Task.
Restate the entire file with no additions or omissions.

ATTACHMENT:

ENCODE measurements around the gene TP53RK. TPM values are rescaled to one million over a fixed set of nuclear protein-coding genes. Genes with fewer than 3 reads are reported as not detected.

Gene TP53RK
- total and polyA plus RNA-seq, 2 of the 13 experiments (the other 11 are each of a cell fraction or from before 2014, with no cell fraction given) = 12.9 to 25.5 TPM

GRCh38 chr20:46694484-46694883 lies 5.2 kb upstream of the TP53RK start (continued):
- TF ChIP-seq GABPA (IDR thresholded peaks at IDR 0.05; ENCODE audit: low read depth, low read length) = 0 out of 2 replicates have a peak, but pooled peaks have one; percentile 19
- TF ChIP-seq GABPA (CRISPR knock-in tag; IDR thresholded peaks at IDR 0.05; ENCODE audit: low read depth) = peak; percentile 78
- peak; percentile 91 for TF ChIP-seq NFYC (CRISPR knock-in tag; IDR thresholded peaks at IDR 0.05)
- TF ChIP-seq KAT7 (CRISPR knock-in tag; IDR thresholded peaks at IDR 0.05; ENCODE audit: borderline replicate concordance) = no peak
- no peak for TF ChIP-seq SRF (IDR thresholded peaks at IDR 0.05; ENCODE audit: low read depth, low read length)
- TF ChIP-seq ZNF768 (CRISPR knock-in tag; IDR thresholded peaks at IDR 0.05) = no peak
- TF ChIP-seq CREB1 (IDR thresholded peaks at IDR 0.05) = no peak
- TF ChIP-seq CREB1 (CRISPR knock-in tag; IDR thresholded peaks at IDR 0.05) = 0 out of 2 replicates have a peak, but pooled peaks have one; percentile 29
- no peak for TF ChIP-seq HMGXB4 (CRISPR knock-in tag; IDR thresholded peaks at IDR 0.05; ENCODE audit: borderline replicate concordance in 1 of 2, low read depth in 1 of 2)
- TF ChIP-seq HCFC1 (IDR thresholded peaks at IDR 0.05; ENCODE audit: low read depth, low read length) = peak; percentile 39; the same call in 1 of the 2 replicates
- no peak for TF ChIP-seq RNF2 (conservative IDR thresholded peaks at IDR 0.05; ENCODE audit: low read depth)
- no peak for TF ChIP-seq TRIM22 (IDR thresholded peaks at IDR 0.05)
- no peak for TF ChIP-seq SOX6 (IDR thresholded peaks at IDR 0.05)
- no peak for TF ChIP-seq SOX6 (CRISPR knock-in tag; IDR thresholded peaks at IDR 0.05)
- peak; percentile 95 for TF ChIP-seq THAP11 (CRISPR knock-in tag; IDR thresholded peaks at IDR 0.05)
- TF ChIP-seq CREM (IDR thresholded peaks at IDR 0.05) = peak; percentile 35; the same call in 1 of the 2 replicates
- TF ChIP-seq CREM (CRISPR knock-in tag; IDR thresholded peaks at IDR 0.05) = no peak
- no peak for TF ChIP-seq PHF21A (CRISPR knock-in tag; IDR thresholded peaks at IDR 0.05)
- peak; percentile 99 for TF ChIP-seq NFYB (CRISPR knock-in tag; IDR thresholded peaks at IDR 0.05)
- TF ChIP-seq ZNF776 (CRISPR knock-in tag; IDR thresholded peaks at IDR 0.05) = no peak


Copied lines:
ENCODE measurements around the gene TP53RK. TPM values are rescaled to one million over a fixed set of nuclear protein-coding genes. Genes with fewer than 3 reads are reported as not detected.

Gene TP53RK
- total and polyA plus RNA-seq, 2 of the 13 experiments (the other 11 are each of a cell fraction or from before 2014, with no cell fraction given) = 12.9 to 25.5 TPM

GRCh38 chr20:46694484-46694883 lies 5.2 kb upstream of the TP53RK start (continued):
- TF ChIP-seq GABPA (IDR thresholded peaks at IDR 0.05; ENCODE audit: low read depth, low read length) = 0 out of 2 replicates have a peak, but pooled peaks have one; percentile 19
- TF ChIP-seq GABPA (CRISPR knock-in tag; IDR thresholded peaks at IDR 0.05; ENCODE audit: low read depth) = peak; percentile 78
- peak; percentile 91 for TF ChIP-seq NFYC (CRISPR knock-in tag; IDR thresholded peaks at IDR 0.05)
- TF ChIP-seq KAT7 (CRISPR knock-in tag; IDR thresholded peaks at IDR 0.05; ENCODE audit: borderline replicate concordance) = no peak
- no peak for TF ChIP-seq SRF (IDR thresholded peaks at IDR 0.05; ENCODE audit: low read depth, low read length)
- TF ChIP-seq ZNF768 (CRISPR knock-in tag; IDR thresholded peaks at IDR 0.05) = no peak
- TF ChIP-seq CREB1 (IDR thresholded peaks at IDR 0.05) = no peak
- TF ChIP-seq CREB1 (CRISPR knock-in tag; IDR thresholded peaks at IDR 0.05) = 0 out of 2 replicates have a peak, but pooled peaks have one; percentile 29
- no peak for TF ChIP-seq HMGXB4 (CRISPR knock-in tag; IDR thresholded peaks at IDR 0.05; ENCODE audit: borderline replicate concordance in 1 of 2, low read depth in 1 of 2)
- TF ChIP-seq HCFC1 (IDR thresholded peaks at IDR 0.05; ENCODE audit: low read depth, low read length) = peak; percentile 39; the same call in 1 of the 2 replicates
- no peak for TF ChIP-seq RNF2 (conservative IDR thresholded peaks at IDR 0.05; ENCODE audit: low read depth)
- no peak for TF ChIP-seq TRIM22 (IDR thresholded peaks at IDR 0.05)
- no peak for TF ChIP-seq SOX6 (IDR thresholded peaks at IDR 0.05)
- no peak for TF ChIP-seq SOX6 (CRISPR knock-in tag; IDR thresholded peaks at IDR 0.05)
- peak; percentile 95 for TF ChIP-seq THAP11 (CRISPR knock-in tag; IDR thresholded peaks at IDR 0.05)
- TF ChIP-seq CREM (IDR thresholded peaks at IDR 0.05) = peak; percentile 35; the same call in 1 of the 2 replicates
- TF ChIP-seq CREM (CRISPR knock-in tag; IDR thresholded peaks at IDR 0.05) = no peak
- no peak for TF ChIP-seq PHF21A (CRISPR knock-in tag; IDR thresholded peaks at IDR 0.05)
- peak; percentile 99 for TF ChIP-seq NFYB (CRISPR knock-in tag; IDR thresholded peaks at IDR 0.05)
- TF ChIP-seq ZNF776 (CRISPR knock-in tag; IDR thresholded peaks at IDR 0.05) = no peak